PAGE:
Wireless internet dilemma

Discussion in 'Mac Basics and Help' started by Sgt.Pepper, Mar 3, 2009.

  1. Sgt.Pepper macrumors member

    Joined:
    Nov 23, 2008
    Location:
    Australia
    #1
    So my aunt has as old iMac that doesn't have wireless internet, and is connected to the internet router through a chord. She uses this computer for emails and everything because all her information is on the computer and she isn't keen to change.
    This creates a problem for my cousin and I because the router is now limited to chords length on the computer, and doesn't send signal everywhere in the house. Firstly the house is rather big, but also it's an old heritage house and has think, solid walls.
    We tried getting a bigger, better antena to boost the signal, but it's still hasn't completely work.

    My question is this, is there someway to give the imac wireless capabilities, thereby freeing the router from it's current spot, and allowing us to position it where everywhere gets signal?
     
  2. mkrishnan Moderator emeritus

    mkrishnan

    Joined:
    Jan 9, 2004
    Location:
    Grand Rapids, MI, USA
    #2
    If she has an iMac with no wireless... it must be a G4 at latest, yes? It would help if you provided more specifics on what it is (model and OS version).

    1) There are USB wifi adapters which, depending on how out of date her OS is, might be harder or easier to find in a working model. So that's option #1.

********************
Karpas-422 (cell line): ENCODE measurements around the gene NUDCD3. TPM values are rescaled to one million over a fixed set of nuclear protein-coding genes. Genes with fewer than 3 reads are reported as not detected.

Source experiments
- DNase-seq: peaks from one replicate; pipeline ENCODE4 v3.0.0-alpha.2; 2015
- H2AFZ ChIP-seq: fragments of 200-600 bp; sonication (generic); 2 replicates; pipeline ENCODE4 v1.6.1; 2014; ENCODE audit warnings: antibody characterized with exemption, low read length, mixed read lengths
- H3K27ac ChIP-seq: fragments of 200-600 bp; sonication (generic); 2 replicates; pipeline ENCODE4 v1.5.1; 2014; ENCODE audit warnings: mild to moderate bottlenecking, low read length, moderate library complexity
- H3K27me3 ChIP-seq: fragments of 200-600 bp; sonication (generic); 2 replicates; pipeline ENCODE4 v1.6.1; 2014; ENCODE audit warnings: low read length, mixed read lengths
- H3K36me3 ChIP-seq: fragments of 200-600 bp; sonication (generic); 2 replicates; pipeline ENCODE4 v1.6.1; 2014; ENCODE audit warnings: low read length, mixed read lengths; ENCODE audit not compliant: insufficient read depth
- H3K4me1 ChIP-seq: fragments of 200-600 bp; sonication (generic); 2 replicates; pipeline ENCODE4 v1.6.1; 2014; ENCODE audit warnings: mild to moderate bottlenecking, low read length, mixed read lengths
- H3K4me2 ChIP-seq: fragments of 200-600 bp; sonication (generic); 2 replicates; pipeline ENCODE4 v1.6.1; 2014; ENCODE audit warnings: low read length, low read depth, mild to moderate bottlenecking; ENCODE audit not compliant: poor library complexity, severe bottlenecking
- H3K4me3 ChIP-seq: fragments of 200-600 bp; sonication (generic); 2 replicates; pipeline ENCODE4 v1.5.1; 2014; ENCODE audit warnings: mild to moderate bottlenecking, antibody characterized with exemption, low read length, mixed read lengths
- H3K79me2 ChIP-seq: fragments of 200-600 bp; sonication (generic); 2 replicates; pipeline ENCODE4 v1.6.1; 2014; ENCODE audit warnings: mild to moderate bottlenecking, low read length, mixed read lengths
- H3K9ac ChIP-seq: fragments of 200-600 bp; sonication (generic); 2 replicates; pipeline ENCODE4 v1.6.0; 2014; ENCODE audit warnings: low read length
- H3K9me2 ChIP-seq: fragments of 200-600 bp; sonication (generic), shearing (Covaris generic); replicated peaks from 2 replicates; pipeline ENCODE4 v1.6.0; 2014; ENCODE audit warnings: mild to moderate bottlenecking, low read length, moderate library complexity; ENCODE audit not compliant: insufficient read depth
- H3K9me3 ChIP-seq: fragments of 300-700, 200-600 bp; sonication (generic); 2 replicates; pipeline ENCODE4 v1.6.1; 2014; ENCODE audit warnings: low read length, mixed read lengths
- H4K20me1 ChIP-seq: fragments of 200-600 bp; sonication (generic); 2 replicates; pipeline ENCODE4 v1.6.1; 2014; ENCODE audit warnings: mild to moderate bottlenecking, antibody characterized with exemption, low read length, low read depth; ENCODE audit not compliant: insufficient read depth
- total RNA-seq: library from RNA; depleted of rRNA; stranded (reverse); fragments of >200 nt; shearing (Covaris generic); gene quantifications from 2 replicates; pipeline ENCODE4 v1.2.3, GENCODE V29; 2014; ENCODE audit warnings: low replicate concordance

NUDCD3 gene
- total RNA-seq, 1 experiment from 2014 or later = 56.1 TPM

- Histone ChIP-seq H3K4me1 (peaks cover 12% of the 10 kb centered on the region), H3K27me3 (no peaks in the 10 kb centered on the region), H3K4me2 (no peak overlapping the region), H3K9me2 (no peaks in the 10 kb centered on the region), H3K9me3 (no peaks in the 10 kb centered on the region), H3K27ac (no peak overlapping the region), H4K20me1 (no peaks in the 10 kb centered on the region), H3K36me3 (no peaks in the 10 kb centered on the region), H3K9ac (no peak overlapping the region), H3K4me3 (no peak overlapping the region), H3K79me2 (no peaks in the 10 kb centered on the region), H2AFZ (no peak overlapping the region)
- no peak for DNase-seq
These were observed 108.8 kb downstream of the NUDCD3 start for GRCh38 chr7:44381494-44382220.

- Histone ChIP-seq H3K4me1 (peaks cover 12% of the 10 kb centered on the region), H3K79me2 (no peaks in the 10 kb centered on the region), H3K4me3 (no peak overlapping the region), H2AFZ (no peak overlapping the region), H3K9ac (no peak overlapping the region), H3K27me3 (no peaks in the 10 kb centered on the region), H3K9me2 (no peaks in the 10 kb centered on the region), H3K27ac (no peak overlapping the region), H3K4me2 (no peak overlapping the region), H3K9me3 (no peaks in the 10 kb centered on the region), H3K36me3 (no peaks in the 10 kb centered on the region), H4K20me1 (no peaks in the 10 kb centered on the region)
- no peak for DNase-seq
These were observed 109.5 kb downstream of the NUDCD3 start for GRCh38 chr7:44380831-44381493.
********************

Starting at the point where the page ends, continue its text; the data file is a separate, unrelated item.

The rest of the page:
2) The iMac G4 at least has an internal space for a wifi card -- I think depending on the model it might be only for the 802.11b Airport card, though.

    3) You could get a wireless gateway or a second router and use them in one of a variety of configurations, such as using the gateway to connect the iMac to the wireless network with the router in another part of the house, or using the second router via WDS to expand the network coverage by placing it somewhere else in the house and having it extend the existing network.
     
  3. Sgt.Pepper thread starter macrumors member

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    Nov 23, 2008
    Location:
    Australia
    #3
    It's a G4, OSX 10.4.11.
    What coarse of attack would you recommend now?
     
  4. mkrishnan Moderator emeritus

    mkrishnan

    Joined:
    Jan 9, 2004
    Location:
    Grand Rapids, MI, USA
    #4
    Hmmm, at that vintage you might be able to find a USB wifi adapter, but the problem is finding out good data on what's compatible with OS X -- since Wifi has essentially been universal on Macs for several years, no one really bothers supporting OS X with these adapters.

    The gateway or router extender are both more straightforward in the sense that there is no compatibility with OS X issue.

    I guess if you feel adventurous, do some googling around to find a USB adapter that's available for purchase and has been reported to work with Tiger, and if not just go the other route. If your current router supports extension (WDS, etc) then that's probably the most flexible option, since then you'll have two access points putting the network out, and you'll have better coverage throughout the house as a result....
     
  5. BlueRevolution macrumors 603

    BlueRevolution

    Joined:
    Jul 26, 2004
    Location:
    Montreal, QC
    #5
    Depending on the model of iMac, it takes either an AirPort or AirPort Extreme card. They should be pretty easy to install, but Apple doesn't make either anymore. You should be able to find one on eBay, although it'll set you back around $100.

    By the way, your problem as you presented it isn't actually a dilemma. A dilemma is when you have multiple options to choose between. You didn't know of any options at the time.
     
  6. Sgt.Pepper thread starter macrumors member

    Joined:
    Nov 23, 2008
    Location:
    Australia
    #6
    My bad. Thanks for the correction though, I won't cluelessly misuse it anymore.